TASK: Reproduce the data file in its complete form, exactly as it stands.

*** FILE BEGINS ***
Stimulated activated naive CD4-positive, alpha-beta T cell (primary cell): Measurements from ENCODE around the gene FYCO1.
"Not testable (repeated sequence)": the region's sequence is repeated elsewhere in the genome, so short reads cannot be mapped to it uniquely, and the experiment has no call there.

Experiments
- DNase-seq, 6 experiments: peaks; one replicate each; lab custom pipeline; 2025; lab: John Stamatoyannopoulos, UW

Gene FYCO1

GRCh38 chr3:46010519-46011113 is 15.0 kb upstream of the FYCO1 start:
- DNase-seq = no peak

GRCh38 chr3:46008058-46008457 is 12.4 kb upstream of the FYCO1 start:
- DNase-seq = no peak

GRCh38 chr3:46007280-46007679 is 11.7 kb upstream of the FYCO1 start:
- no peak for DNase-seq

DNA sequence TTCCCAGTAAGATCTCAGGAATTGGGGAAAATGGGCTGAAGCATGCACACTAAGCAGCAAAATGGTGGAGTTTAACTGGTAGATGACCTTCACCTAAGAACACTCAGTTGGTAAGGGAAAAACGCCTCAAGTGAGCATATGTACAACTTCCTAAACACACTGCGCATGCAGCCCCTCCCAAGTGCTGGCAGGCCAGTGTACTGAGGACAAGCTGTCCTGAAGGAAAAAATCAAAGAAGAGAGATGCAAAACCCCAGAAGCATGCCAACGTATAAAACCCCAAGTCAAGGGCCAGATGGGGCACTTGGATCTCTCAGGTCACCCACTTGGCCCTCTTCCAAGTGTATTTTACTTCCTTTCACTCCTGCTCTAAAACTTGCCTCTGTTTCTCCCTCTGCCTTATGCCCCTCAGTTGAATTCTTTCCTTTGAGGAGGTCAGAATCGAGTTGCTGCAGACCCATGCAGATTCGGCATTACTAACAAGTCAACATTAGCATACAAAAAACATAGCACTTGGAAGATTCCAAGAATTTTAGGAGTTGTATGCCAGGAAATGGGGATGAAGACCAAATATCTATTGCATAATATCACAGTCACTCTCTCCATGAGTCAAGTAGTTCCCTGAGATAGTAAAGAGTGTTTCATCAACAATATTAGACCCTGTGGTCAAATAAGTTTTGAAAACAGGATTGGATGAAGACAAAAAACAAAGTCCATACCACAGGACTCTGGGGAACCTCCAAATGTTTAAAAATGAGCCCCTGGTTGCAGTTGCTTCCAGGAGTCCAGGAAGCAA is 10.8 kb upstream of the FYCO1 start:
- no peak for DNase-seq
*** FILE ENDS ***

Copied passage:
Stimulated activated naive CD4-positive, alpha-beta T cell (primary cell): Measurements from ENCODE around the gene FYCO1.
"Not testable (repeated sequence)": the region's sequence is repeated elsewhere in the genome, so short reads cannot be mapped to it uniquely, and the experiment has no call there.

Experiments
- DNase-seq, 6 experiments: peaks; one replicate each; lab custom pipeline; 2025; lab: John Stamatoyannopoulos, UW

Gene FYCO1

GRCh38 chr3:46010519-46011113 is 15.0 kb upstream of the FYCO1 start:
- DNase-seq = no peak

GRCh38 chr3:46008058-46008457 is 12.4 kb upstream of the FYCO1 start:
- DNase-seq = no peak

GRCh38 chr3:46007280-46007679 is 11.7 kb upstream of the FYCO1 start:
- no peak for DNase-seq

DNA sequence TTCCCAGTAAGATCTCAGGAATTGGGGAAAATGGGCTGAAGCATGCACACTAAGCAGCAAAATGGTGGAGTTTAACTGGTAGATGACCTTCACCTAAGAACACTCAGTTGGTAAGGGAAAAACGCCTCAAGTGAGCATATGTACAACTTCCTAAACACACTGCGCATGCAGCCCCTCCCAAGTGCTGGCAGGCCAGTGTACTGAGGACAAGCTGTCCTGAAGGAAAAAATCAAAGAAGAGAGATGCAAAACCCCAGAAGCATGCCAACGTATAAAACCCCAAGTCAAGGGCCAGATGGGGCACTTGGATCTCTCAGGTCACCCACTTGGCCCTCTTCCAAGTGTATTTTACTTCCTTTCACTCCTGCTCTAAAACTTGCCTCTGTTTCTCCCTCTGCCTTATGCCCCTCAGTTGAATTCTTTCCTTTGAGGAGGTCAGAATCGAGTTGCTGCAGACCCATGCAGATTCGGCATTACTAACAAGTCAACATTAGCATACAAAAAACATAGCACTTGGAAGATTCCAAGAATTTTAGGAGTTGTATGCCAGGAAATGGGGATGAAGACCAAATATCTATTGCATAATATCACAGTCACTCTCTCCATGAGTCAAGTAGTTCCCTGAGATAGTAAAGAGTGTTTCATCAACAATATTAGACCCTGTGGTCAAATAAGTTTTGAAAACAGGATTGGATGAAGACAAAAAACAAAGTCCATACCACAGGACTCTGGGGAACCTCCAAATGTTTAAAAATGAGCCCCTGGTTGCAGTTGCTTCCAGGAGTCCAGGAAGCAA is 10.8 kb upstream of the FYCO1 start:
- no peak for DNase-seq